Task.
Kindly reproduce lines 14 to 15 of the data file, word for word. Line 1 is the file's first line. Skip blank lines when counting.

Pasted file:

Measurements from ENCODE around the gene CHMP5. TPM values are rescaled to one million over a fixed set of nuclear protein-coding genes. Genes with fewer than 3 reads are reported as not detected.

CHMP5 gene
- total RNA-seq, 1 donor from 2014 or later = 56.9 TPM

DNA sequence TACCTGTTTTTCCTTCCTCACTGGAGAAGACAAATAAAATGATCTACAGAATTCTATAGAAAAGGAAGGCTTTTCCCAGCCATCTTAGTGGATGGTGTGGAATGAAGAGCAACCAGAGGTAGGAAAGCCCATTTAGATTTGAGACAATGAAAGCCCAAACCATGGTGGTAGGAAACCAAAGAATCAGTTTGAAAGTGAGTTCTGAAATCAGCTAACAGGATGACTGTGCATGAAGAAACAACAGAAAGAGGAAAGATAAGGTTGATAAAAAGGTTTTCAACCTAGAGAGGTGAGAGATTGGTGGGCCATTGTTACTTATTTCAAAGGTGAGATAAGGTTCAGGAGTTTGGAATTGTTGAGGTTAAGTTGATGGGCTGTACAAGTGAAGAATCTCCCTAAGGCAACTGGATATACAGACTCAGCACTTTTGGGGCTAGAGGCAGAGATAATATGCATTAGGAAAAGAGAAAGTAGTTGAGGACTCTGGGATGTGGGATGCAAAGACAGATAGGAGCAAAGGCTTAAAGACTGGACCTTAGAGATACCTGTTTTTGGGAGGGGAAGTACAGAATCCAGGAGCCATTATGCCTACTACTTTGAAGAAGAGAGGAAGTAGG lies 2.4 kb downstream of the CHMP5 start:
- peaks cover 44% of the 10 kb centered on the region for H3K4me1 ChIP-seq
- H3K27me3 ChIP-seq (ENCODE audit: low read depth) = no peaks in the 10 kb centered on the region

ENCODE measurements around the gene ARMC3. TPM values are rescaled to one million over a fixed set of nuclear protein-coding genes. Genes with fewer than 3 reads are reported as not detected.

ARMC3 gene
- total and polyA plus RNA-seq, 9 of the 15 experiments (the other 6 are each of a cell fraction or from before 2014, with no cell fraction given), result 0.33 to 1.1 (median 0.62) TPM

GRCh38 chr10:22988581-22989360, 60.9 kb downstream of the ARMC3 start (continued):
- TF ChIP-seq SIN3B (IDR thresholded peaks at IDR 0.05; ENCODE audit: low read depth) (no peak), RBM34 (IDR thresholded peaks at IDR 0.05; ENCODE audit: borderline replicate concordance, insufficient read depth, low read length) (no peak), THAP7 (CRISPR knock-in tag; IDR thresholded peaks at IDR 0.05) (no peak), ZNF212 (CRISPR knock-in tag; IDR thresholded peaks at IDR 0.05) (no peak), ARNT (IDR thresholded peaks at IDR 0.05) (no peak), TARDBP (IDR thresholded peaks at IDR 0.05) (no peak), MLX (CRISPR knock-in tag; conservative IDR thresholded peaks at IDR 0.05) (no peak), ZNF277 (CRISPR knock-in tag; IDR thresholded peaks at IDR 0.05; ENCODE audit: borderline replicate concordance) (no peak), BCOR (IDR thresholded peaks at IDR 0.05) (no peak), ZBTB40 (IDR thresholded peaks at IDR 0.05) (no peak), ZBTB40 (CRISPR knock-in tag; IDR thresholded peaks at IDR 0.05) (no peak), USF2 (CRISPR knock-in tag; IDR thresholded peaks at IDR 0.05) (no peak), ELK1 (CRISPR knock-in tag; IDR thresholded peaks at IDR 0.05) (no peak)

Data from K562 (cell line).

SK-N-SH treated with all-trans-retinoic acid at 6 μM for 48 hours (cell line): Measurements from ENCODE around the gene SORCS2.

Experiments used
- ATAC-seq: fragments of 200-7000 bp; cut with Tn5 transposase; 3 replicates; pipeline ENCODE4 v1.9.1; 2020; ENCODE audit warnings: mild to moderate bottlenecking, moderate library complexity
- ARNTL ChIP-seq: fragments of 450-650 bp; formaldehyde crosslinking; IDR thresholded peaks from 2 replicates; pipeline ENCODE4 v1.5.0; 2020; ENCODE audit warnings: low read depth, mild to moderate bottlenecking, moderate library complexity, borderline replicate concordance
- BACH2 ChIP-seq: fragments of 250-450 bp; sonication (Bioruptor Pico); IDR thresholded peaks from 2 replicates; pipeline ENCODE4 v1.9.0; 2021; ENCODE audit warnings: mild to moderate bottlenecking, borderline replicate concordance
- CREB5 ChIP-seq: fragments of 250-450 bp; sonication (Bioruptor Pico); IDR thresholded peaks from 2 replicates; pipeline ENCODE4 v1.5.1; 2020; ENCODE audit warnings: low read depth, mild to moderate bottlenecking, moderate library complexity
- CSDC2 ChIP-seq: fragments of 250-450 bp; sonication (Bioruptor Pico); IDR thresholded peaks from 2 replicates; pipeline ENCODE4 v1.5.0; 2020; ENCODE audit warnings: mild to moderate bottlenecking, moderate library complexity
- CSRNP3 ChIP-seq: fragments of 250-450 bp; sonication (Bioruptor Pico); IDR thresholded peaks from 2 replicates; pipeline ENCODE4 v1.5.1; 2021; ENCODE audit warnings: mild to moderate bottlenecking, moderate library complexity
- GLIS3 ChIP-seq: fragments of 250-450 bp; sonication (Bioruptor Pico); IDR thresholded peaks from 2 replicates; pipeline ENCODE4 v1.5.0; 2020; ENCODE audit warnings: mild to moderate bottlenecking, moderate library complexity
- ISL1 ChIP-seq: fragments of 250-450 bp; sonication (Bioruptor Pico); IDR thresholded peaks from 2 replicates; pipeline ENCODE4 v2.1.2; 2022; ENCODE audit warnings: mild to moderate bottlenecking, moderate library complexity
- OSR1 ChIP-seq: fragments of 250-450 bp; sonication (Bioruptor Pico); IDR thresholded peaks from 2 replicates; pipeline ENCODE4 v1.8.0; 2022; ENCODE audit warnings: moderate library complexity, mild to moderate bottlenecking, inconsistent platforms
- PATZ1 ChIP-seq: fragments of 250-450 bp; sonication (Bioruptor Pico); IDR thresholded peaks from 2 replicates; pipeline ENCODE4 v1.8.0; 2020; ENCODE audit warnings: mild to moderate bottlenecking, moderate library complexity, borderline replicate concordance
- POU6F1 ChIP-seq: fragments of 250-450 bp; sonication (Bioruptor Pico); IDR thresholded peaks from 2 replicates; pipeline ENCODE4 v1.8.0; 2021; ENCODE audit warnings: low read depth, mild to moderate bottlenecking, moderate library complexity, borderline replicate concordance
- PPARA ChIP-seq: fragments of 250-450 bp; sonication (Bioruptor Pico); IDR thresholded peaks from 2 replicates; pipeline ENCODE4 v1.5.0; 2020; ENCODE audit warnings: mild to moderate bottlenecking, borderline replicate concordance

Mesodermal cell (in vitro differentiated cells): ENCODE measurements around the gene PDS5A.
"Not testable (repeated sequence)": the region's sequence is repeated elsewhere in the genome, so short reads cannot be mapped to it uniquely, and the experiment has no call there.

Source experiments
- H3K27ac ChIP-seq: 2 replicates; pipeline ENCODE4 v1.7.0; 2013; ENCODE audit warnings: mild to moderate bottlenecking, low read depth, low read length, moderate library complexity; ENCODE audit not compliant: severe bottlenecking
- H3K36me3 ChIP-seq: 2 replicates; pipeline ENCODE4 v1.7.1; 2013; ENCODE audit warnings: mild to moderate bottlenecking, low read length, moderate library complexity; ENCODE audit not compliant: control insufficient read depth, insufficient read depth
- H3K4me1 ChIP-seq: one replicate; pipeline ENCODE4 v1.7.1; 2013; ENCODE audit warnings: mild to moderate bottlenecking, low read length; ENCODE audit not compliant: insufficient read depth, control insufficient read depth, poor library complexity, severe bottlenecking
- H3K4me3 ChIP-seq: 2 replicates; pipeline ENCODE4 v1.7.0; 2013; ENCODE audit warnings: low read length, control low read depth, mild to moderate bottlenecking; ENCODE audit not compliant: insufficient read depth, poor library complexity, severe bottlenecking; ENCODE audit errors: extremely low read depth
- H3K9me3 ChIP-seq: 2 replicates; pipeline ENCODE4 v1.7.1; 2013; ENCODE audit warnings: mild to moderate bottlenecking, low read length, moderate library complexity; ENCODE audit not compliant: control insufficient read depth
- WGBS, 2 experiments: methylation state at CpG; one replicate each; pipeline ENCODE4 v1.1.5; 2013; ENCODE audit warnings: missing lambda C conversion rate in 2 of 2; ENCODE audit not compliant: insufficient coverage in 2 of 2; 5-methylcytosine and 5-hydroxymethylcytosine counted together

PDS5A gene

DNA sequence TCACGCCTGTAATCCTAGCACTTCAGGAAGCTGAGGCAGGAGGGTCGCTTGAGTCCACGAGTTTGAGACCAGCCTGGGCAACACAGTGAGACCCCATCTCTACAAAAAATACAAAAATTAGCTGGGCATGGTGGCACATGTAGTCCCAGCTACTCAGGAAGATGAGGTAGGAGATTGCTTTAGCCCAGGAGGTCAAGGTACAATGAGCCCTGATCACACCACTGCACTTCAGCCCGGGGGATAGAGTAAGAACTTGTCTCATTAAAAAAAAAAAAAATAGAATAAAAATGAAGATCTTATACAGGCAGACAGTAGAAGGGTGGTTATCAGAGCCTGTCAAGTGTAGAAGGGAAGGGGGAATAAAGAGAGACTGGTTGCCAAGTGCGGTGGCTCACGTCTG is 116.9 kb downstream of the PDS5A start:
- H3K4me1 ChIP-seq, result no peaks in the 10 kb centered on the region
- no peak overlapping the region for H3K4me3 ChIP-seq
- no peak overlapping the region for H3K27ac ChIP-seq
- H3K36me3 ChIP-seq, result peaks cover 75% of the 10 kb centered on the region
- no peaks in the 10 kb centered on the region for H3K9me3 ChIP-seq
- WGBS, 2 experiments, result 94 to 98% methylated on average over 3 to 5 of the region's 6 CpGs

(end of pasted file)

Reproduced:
Experiments used
- ATAC-seq: fragments of 200-7000 bp; cut with Tn5 transposase; 3 replicates; pipeline ENCODE4 v1.9.1; 2020; ENCODE audit warnings: mild to moderate bottlenecking, moderate library complexity